We are used to seeing security cameras in retail stores throughout the Kenya. CCTV cameras play a key role in the security strategy of today’s retail businesses and can make a world of difference for the safety of your customers, your staff, and ultimately, your reputation.
But video surveillance is not an entirely trivial matter. Its use is regulated by ample legislation, and you always need to weigh the benefits of surveillance against the legal effort required to implement it, and against the effort required to use and maintain a security system.
If all this sounds complicated, we hope we’ll be able to offer some useful pointers. The legislation may be obscure, but its principles aren’t. Armed with a better understanding of the basics, you’ll be able to figure out what you need and how to make it happen in no time.
CCTV in Retail: Advantages and Disadvantages
Are there any benefits to deploying CCTV cameras in retail stores?
Absolutely – video surveillance has played a key role in securing shopping centres for more than thirty years now.
The most often-cited objective of deploying CCTV cameras in shopping centres is crime deterrence. The hope is that someone who might commit an illegal act – theft, assault or any other crime – would rather not do it in front of a camera. Consequently, if they know they are watched, they will avoid illegal or suspicious activity.
Does it work? The evidence that video surveillance deters crime in public places is there, scientifically speaking. But studies have also shown that the crime-deterring effect varies significantly.
This would suggest that video surveillance can be a component of an effective security system, but is not a panacea. The presence of CCTV cameras can influence behaviour but is not a physical barrier against crime.
Another important benefit of CCTV use is the sense of security that their presence can impart. Customers may not be afraid of shoplifters the way you are, but they can be the victim of theft or assault while they are in a store, too.
The presence of security cameras implies a certain degree of safety, and that can contribute to a better shopping experience.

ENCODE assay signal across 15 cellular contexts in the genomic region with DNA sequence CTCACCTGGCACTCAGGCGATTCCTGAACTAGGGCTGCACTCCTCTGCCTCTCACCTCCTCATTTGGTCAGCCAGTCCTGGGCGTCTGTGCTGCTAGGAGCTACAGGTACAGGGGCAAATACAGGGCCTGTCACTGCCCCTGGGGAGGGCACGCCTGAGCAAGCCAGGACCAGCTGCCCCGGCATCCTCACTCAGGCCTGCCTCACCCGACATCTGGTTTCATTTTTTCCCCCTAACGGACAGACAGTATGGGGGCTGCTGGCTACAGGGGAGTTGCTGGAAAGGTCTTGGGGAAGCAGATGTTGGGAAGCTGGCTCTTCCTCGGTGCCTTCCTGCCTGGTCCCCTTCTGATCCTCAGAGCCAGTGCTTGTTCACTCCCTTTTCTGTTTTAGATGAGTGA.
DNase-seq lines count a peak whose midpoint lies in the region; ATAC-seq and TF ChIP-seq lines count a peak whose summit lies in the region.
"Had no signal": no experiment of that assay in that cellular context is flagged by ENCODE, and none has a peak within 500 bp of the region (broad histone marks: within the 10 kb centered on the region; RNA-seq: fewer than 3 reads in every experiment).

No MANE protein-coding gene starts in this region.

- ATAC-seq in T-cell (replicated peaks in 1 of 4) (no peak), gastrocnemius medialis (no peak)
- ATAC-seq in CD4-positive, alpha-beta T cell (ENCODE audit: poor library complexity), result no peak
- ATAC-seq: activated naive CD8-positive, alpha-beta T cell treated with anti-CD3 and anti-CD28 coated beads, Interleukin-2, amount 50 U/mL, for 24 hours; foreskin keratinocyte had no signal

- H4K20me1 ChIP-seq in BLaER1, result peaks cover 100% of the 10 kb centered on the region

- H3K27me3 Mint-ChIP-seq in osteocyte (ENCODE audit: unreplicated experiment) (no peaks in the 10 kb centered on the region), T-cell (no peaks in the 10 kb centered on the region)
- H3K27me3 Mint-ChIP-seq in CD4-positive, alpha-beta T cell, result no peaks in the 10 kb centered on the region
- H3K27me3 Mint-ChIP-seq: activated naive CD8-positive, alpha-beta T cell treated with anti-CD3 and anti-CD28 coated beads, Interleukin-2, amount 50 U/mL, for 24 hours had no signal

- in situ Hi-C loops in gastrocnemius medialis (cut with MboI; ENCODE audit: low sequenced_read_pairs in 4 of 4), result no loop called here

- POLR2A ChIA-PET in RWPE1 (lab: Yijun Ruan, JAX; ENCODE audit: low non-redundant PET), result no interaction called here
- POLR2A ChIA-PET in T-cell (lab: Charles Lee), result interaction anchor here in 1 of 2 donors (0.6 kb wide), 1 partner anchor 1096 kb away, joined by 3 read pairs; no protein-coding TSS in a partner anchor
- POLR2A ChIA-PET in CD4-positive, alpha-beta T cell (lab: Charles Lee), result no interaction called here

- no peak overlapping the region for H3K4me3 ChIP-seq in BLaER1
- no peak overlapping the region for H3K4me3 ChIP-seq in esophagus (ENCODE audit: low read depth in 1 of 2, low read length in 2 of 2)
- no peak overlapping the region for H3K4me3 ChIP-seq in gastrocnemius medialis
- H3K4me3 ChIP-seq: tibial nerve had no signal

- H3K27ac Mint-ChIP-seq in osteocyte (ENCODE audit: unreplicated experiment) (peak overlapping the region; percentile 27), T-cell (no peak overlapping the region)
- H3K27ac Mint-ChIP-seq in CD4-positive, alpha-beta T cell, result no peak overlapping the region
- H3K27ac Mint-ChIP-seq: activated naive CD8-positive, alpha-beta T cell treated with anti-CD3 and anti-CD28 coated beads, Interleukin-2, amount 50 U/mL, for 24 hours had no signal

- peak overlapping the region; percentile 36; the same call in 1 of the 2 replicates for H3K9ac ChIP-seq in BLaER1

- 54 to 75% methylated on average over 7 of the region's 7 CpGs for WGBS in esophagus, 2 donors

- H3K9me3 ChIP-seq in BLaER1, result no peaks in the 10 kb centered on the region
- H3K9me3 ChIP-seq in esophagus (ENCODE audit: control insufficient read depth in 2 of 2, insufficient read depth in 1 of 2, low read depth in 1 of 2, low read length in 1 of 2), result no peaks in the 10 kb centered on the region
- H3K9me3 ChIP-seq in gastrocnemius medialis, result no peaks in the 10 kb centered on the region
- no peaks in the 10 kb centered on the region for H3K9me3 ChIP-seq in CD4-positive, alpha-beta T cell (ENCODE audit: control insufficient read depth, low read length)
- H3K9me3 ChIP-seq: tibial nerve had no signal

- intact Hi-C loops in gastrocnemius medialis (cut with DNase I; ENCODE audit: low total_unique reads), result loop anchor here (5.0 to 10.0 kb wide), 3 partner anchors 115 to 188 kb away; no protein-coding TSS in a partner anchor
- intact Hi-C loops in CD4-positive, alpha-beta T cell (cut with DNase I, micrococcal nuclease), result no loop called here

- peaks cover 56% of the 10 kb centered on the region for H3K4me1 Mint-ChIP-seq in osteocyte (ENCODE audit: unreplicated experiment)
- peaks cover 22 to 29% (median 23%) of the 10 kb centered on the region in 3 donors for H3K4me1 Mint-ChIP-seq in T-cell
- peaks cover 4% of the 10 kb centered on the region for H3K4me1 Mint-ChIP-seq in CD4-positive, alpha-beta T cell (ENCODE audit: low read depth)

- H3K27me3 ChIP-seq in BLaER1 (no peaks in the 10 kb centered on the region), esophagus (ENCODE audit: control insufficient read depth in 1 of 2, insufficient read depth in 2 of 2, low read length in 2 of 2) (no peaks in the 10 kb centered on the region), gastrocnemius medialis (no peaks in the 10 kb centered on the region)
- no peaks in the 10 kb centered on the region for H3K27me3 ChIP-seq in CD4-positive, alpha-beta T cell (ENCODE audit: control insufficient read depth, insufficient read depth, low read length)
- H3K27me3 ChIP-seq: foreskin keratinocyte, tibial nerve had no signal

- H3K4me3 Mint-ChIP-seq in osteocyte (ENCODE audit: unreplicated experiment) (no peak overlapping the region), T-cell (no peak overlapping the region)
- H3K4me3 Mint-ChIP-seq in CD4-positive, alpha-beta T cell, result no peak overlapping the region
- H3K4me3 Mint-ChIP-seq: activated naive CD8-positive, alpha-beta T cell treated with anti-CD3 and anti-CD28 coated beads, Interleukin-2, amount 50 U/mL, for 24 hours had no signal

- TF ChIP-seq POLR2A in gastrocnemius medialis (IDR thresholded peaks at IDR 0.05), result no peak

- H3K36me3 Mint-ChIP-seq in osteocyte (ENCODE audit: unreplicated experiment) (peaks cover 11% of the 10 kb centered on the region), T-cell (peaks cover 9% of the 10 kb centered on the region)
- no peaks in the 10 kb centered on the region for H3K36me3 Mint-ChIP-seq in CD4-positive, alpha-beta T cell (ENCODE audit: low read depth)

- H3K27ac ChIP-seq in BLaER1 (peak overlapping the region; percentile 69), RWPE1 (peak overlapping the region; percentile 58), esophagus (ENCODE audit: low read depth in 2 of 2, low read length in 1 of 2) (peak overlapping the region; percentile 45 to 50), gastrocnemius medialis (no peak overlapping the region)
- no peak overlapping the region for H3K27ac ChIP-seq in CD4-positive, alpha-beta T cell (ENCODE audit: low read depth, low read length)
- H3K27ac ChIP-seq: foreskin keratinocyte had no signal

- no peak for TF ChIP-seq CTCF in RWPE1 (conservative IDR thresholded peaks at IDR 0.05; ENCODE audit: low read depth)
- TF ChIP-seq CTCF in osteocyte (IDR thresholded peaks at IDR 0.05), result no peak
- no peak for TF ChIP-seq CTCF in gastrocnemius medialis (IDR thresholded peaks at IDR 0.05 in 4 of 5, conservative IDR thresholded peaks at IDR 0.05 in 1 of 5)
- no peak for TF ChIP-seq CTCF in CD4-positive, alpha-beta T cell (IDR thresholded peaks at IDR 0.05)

The sense of security that CCTV cameras impart is a two-edged sword, though. Making your customers and staff feel secure is only useful if you can back it up with real security guarantees.
A mismanaged CCTV system can give your customers and staff the impression that they are safer than they really are – a false sense of security which, experts caution us, can actually create an opportunity for criminals.
If all else fails – and this is the least “two-edged” benefit of security cameras – legally-obtained surveillance footage can provide useful evidence, which the police can use to recover stolen goods and track down perpetrators.
The key, of course, is “legally-obtained”. CCTV cameras come not only with benefits but also with legal obligations. Failing to abide by these obligations will not only get you in trouble with the law but could make it impossible for you to use CCTV footage in a legal setting, even if it could be useful.
Should I Use a CCTV Camera?
So do the benefits of CCTV cameras outweigh the cost and legal risks?
One way to go about this would be to point at the ample evidence that, at the very least, there’s no harm to using CCTV cameras, assuming you can properly manage them.
But we think that’s not the right way to look at this matter. There are so many CCTV camera models, with so many capabilities, and integrated in so many security systems, that the question is too broad to be useful.
Instead, you should look at your objectives: what people and what things you want to protect, and against what threats. This will help you understand what capabilities you need from your surveillance system (if you even need one): what kind of camera, how many, and with what features.
In other words, what you want to ask is:
- What problem (Theft? Unauthorised entry? Assault?) could affect the people (staff, customers) and goods that you are responsible for?
- How likely is it that these problems might occur?
- What counts as “solving” this problem (Preventing theft or assault? Identifying the perpetrator? Having clear records?)
- What is the best way to solve this problem? CCTV cameras are one option, but there are many other options to consider: lighting, physical barriers, security guards, alarms etc.
In our experience, common scenarios for using CCTV cameras in retail settings include:
- Protecting against shoplifting during opening hours
- Protecting against burglary outside opening hours